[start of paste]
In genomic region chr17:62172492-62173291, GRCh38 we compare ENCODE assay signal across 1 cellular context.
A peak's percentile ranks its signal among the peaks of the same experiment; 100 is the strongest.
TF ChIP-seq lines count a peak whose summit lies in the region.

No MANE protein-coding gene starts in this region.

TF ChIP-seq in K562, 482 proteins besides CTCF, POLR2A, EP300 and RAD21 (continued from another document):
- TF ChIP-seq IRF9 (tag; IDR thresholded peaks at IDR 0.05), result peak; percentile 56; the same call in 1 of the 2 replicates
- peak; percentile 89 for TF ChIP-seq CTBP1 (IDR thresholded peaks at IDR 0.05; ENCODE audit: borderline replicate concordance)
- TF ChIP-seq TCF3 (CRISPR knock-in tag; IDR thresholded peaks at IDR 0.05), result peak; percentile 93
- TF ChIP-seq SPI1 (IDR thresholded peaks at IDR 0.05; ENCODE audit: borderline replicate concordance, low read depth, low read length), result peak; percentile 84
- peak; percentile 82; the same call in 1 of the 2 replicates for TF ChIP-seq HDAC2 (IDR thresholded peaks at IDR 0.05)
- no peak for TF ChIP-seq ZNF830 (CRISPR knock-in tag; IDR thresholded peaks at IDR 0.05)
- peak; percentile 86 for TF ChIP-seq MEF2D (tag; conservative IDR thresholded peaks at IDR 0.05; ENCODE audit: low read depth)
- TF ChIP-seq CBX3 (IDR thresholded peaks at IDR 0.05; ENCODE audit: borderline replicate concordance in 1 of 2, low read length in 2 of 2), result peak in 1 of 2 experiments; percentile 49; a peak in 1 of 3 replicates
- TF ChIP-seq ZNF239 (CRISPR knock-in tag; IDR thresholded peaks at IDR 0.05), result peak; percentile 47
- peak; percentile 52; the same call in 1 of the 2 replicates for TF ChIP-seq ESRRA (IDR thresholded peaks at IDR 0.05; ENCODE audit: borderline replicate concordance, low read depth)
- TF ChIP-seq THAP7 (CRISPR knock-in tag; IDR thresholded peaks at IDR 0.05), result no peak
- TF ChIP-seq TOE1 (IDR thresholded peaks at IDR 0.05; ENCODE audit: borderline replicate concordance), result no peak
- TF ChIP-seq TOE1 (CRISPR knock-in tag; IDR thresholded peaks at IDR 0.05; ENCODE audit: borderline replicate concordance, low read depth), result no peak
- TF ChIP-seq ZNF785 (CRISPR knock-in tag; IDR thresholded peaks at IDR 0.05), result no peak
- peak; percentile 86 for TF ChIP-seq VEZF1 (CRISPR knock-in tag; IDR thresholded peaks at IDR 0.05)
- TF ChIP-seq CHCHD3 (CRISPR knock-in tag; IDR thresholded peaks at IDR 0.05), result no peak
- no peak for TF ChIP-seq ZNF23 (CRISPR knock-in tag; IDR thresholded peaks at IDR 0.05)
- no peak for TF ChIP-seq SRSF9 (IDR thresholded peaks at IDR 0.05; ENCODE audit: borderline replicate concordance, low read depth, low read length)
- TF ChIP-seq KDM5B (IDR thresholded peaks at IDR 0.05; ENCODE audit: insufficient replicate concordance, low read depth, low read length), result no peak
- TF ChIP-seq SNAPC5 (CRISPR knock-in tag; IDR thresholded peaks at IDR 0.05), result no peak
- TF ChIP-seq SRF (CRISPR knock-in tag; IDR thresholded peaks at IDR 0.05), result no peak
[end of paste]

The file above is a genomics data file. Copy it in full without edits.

In genomic region chr17:62172492-62173291, GRCh38 we compare ENCODE assay signal across 1 cellular context.
A peak's percentile ranks its signal among the peaks of the same experiment; 100 is the strongest.
TF ChIP-seq lines count a peak whose summit lies in the region.

No MANE protein-coding gene starts in this region.

TF ChIP-seq in K562, 482 proteins besides CTCF, POLR2A, EP300 and RAD21 (continued from another document):
- TF ChIP-seq IRF9 (tag; IDR thresholded peaks at IDR 0.05), result peak; percentile 56; the same call in 1 of the 2 replicates
- peak; percentile 89 for TF ChIP-seq CTBP1 (IDR thresholded peaks at IDR 0.05; ENCODE audit: borderline replicate concordance)
- TF ChIP-seq TCF3 (CRISPR knock-in tag; IDR thresholded peaks at IDR 0.05), result peak; percentile 93
- TF ChIP-seq SPI1 (IDR thresholded peaks at IDR 0.05; ENCODE audit: borderline replicate concordance, low read depth, low read length), result peak; percentile 84
- peak; percentile 82; the same call in 1 of the 2 replicates for TF ChIP-seq HDAC2 (IDR thresholded peaks at IDR 0.05)
- no peak for TF ChIP-seq ZNF830 (CRISPR knock-in tag; IDR thresholded peaks at IDR 0.05)
- peak; percentile 86 for TF ChIP-seq MEF2D (tag; conservative IDR thresholded peaks at IDR 0.05; ENCODE audit: low read depth)
- TF ChIP-seq CBX3 (IDR thresholded peaks at IDR 0.05; ENCODE audit: borderline replicate concordance in 1 of 2, low read length in 2 of 2), result peak in 1 of 2 experiments; percentile 49; a peak in 1 of 3 replicates
- TF ChIP-seq ZNF239 (CRISPR knock-in tag; IDR thresholded peaks at IDR 0.05), result peak; percentile 47
- peak; percentile 52; the same call in 1 of the 2 replicates for TF ChIP-seq ESRRA (IDR thresholded peaks at IDR 0.05; ENCODE audit: borderline replicate concordance, low read depth)
- TF ChIP-seq THAP7 (CRISPR knock-in tag; IDR thresholded peaks at IDR 0.05), result no peak
- TF ChIP-seq TOE1 (IDR thresholded peaks at IDR 0.05; ENCODE audit: borderline replicate concordance), result no peak
- TF ChIP-seq TOE1 (CRISPR knock-in tag; IDR thresholded peaks at IDR 0.05; ENCODE audit: borderline replicate concordance, low read depth), result no peak
- TF ChIP-seq ZNF785 (CRISPR knock-in tag; IDR thresholded peaks at IDR 0.05), result no peak
- peak; percentile 86 for TF ChIP-seq VEZF1 (CRISPR knock-in tag; IDR thresholded peaks at IDR 0.05)
- TF ChIP-seq CHCHD3 (CRISPR knock-in tag; IDR thresholded peaks at IDR 0.05), result no peak
- no peak for TF ChIP-seq ZNF23 (CRISPR knock-in tag; IDR thresholded peaks at IDR 0.05)
- no peak for TF ChIP-seq SRSF9 (IDR thresholded peaks at IDR 0.05; ENCODE audit: borderline replicate concordance, low read depth, low read length)
- TF ChIP-seq KDM5B (IDR thresholded peaks at IDR 0.05; ENCODE audit: insufficient replicate concordance, low read depth, low read length), result no peak
- TF ChIP-seq SNAPC5 (CRISPR knock-in tag; IDR thresholded peaks at IDR 0.05), result no peak
- TF ChIP-seq SRF (CRISPR knock-in tag; IDR thresholded peaks at IDR 0.05), result no peak